Testing Strategiesp. 72
Types of Testingp. 72
Approaches to Unit Testingp. 74
Approaches to Integration Testingp. 77
Comparison of Integration Strategiesp. 79
Approaches to Acceptance Testingp. 80
Results of Acceptance Testsp. 82
Approaches to Installation Testingp. 83
Test Cases and Resultsp. 83
Keeping Test Cases and Datap. 85
Who Should Test?p. 85
Automated Testing Toolsp. 87
Code Analysis Toolsp. 88
Test Execution Toolsp. 90
Testing: Good and Badp. 93
How Much Testing Is Enough?p. 98
Testing Planningp. 98
Stopping Criteriap. 102
Assessing Testing Risk and Trade-offsp. 103
Comparing Techniquesp. 105
Cost and Return on Investmentp. 107
Referencesp. 107
Software Designp. 111
The Audience for Designp. 112
The Meaning of Good Designp. 113
Modularity, Levels of Abstraction, and Information Hidingp. 113
Component Independencep. 115
Issues to Consider in Good Designp. 121
Collaborative Designp. 122
Designing the User Interfacep. 124
Concurrencyp. 128
Design Leverage Pointsp. 131
Fault Tolerance Philosophyp. 131
Error-Handling Designp. 134
Design Rationale and Historyp. 139
Design Patternsp. 140
Referencesp. 141
Predictionp. 145
Predicting Software Characteristicsp. 146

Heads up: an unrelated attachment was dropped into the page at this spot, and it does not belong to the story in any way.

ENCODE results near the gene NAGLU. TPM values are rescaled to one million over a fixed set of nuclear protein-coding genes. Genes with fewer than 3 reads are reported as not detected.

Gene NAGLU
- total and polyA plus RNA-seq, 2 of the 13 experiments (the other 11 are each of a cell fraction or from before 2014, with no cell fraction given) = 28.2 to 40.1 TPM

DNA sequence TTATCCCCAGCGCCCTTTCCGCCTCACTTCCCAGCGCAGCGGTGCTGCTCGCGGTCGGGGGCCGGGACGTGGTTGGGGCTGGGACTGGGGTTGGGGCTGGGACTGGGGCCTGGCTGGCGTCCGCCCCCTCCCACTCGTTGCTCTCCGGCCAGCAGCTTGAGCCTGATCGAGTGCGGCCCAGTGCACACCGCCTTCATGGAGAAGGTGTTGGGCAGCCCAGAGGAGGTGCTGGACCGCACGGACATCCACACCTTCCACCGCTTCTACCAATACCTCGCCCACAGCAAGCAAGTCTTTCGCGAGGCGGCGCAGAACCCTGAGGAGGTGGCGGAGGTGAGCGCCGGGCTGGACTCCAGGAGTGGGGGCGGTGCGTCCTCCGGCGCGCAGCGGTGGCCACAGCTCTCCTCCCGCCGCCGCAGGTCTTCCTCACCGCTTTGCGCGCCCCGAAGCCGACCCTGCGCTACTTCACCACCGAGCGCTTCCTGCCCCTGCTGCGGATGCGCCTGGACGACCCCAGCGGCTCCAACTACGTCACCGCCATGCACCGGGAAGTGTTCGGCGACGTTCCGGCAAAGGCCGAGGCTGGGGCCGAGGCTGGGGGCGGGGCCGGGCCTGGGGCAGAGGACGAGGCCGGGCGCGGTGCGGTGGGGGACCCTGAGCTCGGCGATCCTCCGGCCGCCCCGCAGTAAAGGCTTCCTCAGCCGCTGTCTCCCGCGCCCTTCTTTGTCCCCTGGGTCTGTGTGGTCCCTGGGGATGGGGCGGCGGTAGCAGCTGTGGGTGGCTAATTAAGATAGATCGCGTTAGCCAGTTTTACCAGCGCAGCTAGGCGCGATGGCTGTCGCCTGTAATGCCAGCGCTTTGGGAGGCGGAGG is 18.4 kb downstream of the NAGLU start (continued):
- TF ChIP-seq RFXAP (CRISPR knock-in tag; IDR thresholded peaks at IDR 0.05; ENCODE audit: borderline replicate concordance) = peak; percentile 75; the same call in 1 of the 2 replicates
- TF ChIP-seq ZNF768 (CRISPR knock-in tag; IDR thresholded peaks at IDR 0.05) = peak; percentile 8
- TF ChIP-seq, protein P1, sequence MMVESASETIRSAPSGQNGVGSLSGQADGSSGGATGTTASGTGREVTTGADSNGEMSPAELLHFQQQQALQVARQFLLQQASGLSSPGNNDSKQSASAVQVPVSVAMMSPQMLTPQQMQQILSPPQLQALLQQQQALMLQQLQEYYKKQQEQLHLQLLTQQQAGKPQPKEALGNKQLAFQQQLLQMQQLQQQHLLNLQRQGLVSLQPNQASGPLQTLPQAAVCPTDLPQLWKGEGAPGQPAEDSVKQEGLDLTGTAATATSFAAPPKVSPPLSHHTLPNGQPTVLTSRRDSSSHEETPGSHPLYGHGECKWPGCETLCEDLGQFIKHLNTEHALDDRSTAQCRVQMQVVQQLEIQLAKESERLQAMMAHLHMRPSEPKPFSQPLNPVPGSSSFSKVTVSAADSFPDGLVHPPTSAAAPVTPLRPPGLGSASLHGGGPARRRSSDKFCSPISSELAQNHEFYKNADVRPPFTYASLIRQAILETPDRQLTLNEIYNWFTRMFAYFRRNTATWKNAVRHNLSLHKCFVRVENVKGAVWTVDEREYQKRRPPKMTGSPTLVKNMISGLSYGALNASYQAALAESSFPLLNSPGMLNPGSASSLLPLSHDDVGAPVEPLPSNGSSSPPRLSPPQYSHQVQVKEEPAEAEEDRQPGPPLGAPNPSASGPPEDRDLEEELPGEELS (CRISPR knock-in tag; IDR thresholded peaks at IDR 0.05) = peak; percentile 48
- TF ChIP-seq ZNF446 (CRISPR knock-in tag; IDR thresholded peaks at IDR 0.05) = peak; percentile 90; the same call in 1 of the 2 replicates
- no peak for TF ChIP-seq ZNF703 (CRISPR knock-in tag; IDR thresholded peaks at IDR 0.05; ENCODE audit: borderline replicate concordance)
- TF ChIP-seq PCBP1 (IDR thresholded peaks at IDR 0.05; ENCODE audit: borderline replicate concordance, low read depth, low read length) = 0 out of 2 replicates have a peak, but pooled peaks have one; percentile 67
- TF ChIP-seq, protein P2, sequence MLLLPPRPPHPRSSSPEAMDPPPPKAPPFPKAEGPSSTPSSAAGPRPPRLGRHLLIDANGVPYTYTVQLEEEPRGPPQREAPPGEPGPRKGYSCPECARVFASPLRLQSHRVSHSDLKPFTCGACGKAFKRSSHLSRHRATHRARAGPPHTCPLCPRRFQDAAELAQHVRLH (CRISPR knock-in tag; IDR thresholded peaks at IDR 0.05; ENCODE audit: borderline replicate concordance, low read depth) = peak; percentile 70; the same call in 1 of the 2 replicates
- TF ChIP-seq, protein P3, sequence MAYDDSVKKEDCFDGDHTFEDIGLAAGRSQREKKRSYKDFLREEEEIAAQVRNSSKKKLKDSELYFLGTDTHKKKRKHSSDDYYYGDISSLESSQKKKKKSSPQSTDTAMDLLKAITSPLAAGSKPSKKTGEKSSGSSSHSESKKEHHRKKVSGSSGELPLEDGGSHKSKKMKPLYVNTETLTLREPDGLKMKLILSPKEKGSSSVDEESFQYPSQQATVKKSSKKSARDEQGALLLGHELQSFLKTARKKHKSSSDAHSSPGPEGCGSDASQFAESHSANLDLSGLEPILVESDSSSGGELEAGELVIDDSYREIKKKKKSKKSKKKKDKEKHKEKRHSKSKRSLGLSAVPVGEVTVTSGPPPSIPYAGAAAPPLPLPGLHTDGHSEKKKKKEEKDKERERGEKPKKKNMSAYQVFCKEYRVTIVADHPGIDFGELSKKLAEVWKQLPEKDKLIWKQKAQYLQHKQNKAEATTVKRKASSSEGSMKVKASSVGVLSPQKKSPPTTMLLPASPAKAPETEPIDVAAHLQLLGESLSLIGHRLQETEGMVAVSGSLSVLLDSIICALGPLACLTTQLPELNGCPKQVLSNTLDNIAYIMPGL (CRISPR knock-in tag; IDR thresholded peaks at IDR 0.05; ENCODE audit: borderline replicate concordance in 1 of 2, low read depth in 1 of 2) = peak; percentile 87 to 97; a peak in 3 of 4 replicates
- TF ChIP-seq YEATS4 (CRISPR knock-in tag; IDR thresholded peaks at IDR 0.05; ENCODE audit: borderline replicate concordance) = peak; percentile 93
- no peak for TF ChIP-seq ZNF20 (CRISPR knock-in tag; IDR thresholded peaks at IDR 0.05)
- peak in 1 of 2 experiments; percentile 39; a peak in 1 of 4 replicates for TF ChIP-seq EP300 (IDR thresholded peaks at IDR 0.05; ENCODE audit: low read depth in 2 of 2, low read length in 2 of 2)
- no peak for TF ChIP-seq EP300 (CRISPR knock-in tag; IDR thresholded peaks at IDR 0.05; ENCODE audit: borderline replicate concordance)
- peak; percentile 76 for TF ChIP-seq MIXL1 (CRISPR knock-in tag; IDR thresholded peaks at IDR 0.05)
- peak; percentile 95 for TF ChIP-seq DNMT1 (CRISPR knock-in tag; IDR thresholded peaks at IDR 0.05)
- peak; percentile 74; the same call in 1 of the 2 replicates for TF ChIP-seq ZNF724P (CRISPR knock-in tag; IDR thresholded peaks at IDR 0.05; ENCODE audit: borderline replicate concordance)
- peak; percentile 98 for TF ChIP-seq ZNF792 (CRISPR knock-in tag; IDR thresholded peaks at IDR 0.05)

The Jelinski-Moranda Modelp. 149
The Littlewood Modelp. 149
Importance of the Operational Environmentp. 150
Predicting Effortp. 152
Expert Judgmentp. 153
Algorithmic Methodsp. 156
Machine Learning Methodsp. 157
Evaluating Model Accuracyp. 160
Predicting and Evaluating Return on Investmentp. 162
Technical Quality Alone Is Misleadingp. 162
Customer Satisfaction Alone Is Inadequatep. 166
Market Leadership Alone Is Inappropriatep. 168
Using Economic Value to Support Investment Decisionsp. 168
Predicting and Managing Riskp. 172
What Is a Risk?p. 173
Risk Management Activitiesp. 174
Cautions about Riskp. 178
Cleaning Up Our Risksp. 185
Acknowledgmentsp. 186
Referencesp. 187
Peer Reviewsp. 191
What Is a Review?p. 191
Review Effectivenessp. 194
Product Inspectionp. 197
Planningp. 198
Individual Preparationp. 200
Logging Meetingp. 200
Reworkingp. 201
Reinspectionp. 201
Process Improvementp. 201
Reviewing Speedp. 202
Fault Discovery: What the Reviewers Findp. 204
Fault Evasion: What the Reviewers Missp. 204
How to Improve Review Results: The Psychological Basisp. 205
Automating the Review Processp. 207
Pitfalls of the Review Processp. 209
The Role of Checklistsp. 210
Example Checklist for Source Code Inspectionsp. 210
Referencesp. 212